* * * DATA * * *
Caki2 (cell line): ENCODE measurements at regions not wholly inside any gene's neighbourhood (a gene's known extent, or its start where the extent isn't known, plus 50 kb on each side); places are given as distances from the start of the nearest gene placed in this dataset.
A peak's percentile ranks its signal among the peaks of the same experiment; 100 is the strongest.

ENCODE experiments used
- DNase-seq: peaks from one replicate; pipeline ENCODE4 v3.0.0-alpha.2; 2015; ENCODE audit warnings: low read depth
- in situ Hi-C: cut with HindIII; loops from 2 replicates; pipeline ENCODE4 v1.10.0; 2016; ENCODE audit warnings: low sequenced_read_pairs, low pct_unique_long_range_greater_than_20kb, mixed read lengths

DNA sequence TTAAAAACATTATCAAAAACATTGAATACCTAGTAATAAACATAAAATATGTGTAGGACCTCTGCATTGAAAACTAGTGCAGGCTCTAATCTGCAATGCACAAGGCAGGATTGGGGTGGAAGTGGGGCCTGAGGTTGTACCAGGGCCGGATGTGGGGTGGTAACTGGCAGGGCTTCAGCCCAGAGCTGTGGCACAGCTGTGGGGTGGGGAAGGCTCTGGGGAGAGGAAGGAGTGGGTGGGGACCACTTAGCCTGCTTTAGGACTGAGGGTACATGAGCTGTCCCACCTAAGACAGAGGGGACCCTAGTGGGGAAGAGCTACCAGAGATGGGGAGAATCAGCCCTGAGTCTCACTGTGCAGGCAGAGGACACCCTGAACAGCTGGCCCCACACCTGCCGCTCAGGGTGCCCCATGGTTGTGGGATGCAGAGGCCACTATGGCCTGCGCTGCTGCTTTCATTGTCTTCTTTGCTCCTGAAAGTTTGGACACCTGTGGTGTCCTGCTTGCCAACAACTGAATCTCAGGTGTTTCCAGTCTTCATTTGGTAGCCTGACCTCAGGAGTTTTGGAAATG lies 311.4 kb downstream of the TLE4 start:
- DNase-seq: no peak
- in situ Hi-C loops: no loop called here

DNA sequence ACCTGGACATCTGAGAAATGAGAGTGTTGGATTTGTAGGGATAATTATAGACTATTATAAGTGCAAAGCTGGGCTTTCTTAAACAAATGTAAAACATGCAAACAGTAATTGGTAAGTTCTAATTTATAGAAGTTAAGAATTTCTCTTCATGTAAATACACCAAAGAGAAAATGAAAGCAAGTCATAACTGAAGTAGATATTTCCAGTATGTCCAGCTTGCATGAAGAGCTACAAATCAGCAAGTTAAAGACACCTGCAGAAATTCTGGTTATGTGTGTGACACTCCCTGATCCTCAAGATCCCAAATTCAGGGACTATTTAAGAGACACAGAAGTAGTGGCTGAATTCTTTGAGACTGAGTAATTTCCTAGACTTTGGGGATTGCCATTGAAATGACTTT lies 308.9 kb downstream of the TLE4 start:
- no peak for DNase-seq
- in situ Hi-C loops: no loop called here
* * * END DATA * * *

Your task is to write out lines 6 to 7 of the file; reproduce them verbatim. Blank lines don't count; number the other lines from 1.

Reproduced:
DNA sequence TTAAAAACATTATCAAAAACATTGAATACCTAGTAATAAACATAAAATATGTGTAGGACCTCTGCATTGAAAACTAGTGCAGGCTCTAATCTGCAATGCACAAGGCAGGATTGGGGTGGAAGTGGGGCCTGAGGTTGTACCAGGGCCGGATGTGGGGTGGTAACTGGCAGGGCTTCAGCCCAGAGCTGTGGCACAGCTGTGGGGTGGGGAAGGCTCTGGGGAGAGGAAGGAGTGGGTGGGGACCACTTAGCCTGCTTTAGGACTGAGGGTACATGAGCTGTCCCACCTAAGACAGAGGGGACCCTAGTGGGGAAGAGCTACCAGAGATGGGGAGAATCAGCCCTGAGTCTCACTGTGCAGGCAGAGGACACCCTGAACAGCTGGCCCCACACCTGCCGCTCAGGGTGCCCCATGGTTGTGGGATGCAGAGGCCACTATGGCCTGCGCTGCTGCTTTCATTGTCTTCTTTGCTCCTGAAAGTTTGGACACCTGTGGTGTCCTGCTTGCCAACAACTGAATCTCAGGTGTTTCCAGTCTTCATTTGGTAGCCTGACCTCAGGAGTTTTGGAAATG lies 311.4 kb downstream of the TLE4 start:
- DNase-seq: no peak